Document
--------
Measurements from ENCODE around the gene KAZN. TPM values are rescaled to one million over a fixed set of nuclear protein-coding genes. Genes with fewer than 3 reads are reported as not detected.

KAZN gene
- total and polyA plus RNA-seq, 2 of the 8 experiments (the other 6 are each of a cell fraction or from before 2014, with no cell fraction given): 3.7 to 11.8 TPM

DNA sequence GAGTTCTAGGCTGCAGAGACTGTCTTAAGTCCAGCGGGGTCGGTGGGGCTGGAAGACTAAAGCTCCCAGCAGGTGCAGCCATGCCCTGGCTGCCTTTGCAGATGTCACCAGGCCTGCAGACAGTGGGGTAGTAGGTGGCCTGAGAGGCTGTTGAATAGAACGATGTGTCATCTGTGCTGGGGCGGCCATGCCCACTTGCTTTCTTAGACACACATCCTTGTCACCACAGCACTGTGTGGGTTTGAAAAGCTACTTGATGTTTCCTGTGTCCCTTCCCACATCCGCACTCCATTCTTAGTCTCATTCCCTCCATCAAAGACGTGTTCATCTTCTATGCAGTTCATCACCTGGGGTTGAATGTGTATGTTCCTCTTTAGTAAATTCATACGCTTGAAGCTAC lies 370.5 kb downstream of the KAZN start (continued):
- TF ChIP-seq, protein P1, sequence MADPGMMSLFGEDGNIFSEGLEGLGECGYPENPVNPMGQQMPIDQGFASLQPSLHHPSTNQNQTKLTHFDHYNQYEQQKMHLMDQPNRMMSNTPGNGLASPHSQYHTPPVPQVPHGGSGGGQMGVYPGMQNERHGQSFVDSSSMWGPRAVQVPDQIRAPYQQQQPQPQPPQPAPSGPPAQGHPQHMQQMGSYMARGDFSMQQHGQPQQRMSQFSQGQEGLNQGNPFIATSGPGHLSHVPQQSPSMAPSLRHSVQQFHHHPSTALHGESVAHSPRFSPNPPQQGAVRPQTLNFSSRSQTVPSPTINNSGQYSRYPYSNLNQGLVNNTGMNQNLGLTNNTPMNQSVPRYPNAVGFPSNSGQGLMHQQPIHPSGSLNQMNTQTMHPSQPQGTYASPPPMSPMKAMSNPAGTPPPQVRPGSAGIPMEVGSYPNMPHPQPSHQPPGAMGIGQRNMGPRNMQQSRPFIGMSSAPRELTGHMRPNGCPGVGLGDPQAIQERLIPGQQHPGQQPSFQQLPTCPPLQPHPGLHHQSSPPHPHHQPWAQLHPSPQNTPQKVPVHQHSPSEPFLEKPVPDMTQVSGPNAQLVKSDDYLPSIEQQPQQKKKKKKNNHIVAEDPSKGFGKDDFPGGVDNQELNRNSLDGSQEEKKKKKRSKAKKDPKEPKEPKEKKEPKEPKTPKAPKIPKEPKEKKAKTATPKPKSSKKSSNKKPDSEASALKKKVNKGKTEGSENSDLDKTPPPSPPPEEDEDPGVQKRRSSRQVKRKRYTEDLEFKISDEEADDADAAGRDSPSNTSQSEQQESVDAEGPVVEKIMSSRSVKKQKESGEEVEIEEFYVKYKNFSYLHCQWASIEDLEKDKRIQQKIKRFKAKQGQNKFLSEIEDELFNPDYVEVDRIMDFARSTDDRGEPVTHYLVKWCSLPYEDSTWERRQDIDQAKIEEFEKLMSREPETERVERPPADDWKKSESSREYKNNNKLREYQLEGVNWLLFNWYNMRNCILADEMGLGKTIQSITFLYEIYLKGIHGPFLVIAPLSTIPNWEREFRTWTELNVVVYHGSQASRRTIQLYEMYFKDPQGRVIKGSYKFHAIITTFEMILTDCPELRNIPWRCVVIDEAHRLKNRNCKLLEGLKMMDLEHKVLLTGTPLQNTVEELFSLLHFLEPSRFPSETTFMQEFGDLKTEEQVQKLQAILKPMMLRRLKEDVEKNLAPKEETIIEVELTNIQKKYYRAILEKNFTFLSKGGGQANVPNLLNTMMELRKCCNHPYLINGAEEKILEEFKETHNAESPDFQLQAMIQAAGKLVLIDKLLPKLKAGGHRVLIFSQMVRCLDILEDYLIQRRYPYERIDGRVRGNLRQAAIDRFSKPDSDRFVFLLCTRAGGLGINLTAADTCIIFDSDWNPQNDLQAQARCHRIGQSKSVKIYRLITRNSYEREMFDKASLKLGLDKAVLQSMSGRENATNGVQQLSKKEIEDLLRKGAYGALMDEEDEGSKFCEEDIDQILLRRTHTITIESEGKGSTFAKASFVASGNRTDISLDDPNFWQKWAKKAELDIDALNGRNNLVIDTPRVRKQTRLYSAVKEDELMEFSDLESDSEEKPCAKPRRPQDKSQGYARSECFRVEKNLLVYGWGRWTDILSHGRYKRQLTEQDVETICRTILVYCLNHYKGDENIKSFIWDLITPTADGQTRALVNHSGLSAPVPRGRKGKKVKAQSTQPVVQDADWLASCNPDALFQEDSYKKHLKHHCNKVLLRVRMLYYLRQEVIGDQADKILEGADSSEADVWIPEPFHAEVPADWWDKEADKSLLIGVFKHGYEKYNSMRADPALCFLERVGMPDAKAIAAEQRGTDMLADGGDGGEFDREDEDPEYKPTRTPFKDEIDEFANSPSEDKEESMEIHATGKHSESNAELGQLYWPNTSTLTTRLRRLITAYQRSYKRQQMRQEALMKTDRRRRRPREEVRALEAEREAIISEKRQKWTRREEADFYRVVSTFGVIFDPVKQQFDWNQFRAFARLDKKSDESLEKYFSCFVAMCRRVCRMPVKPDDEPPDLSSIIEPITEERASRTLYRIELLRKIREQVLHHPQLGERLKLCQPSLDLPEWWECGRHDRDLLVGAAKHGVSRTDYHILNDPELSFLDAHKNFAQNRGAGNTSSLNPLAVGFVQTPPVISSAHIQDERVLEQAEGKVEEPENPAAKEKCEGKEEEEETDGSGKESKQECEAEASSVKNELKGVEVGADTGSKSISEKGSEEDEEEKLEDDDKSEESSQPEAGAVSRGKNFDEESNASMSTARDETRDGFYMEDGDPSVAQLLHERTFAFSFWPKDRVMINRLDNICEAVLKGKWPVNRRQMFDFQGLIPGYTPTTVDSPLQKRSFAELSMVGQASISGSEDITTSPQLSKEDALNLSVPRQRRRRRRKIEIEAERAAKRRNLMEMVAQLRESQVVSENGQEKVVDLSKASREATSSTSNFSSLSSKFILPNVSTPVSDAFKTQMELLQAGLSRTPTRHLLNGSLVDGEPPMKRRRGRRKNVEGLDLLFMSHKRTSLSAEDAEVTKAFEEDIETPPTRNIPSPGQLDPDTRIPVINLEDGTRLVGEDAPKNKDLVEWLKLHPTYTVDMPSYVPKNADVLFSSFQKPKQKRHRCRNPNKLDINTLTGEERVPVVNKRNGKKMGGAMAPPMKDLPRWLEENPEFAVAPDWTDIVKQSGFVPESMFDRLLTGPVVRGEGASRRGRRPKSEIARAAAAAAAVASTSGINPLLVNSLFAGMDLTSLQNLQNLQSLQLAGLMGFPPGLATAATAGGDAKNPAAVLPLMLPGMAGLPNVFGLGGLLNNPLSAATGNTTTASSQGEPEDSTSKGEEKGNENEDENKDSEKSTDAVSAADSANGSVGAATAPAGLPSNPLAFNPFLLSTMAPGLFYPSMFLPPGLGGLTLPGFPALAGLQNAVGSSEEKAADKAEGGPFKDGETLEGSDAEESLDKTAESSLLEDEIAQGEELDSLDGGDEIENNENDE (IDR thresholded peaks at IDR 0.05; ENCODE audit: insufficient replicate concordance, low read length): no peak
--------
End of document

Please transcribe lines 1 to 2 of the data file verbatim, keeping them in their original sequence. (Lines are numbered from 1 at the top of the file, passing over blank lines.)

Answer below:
Measurements from ENCODE around the gene KAZN. TPM values are rescaled to one million over a fixed set of nuclear protein-coding genes. Genes with fewer than 3 reads are reported as not detected.

KAZN gene